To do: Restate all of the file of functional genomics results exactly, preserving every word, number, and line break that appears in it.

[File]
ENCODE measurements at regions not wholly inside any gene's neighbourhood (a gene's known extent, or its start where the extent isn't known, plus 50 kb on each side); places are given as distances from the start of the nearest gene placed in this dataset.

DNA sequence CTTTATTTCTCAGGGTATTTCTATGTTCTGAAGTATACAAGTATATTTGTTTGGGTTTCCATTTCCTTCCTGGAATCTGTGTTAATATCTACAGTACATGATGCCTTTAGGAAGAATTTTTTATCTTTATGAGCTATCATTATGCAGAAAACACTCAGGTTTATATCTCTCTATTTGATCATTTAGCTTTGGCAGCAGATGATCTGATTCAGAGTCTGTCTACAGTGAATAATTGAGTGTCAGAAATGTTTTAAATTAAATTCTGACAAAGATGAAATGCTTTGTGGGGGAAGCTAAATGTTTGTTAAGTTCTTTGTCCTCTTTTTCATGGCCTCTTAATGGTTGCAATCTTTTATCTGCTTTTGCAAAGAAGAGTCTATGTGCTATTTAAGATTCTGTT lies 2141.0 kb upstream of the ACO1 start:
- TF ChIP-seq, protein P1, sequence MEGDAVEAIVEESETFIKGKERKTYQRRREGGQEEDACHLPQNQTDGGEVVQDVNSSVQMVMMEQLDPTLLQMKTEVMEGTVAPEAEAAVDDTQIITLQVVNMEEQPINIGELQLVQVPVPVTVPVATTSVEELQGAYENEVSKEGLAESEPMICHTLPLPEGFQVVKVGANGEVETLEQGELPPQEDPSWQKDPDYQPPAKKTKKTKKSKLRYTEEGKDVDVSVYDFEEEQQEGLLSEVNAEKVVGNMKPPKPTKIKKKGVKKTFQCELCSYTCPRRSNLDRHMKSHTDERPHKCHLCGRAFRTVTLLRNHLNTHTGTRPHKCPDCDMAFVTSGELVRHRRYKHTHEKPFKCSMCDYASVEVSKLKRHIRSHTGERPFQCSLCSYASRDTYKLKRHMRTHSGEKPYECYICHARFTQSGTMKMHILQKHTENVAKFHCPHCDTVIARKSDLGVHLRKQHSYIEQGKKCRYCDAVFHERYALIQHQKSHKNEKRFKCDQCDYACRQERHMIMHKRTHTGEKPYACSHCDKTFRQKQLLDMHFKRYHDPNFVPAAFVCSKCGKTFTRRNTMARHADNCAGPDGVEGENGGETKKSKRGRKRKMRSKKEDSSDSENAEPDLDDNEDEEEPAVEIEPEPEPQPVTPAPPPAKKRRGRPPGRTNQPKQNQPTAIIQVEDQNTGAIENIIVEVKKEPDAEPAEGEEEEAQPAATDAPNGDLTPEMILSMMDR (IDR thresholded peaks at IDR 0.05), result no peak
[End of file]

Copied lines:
ENCODE measurements at regions not wholly inside any gene's neighbourhood (a gene's known extent, or its start where the extent isn't known, plus 50 kb on each side); places are given as distances from the start of the nearest gene placed in this dataset.

DNA sequence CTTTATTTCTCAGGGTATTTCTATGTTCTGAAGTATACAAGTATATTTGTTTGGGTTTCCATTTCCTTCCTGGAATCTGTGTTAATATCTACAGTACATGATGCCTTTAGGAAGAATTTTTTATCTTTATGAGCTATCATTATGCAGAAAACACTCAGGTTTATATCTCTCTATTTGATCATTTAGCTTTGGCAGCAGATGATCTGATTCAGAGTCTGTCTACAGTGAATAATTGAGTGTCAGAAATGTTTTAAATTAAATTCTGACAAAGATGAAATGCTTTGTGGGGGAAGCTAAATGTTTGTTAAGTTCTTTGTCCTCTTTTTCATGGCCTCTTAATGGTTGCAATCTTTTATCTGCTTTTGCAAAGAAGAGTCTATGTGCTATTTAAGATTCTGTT lies 2141.0 kb upstream of the ACO1 start:
- TF ChIP-seq, protein P1, sequence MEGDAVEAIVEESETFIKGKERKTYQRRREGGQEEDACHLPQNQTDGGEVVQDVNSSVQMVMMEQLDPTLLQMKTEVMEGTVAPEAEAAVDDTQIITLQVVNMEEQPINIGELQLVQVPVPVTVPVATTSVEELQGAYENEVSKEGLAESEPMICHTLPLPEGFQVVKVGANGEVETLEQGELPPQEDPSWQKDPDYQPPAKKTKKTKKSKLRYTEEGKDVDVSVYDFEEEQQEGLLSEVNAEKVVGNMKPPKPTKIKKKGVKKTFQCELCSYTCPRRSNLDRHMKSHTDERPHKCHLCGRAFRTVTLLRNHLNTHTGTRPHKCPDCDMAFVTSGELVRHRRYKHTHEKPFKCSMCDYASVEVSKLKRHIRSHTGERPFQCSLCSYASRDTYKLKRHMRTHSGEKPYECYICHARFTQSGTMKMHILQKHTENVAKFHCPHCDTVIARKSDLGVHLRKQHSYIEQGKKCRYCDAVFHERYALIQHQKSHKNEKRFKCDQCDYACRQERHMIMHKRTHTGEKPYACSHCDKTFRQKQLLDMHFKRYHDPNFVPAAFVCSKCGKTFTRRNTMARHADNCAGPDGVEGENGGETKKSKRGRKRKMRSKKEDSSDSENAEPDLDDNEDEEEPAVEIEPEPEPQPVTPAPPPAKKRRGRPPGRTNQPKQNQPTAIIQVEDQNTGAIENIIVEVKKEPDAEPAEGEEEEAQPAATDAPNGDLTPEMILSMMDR (IDR thresholded peaks at IDR 0.05), result no peak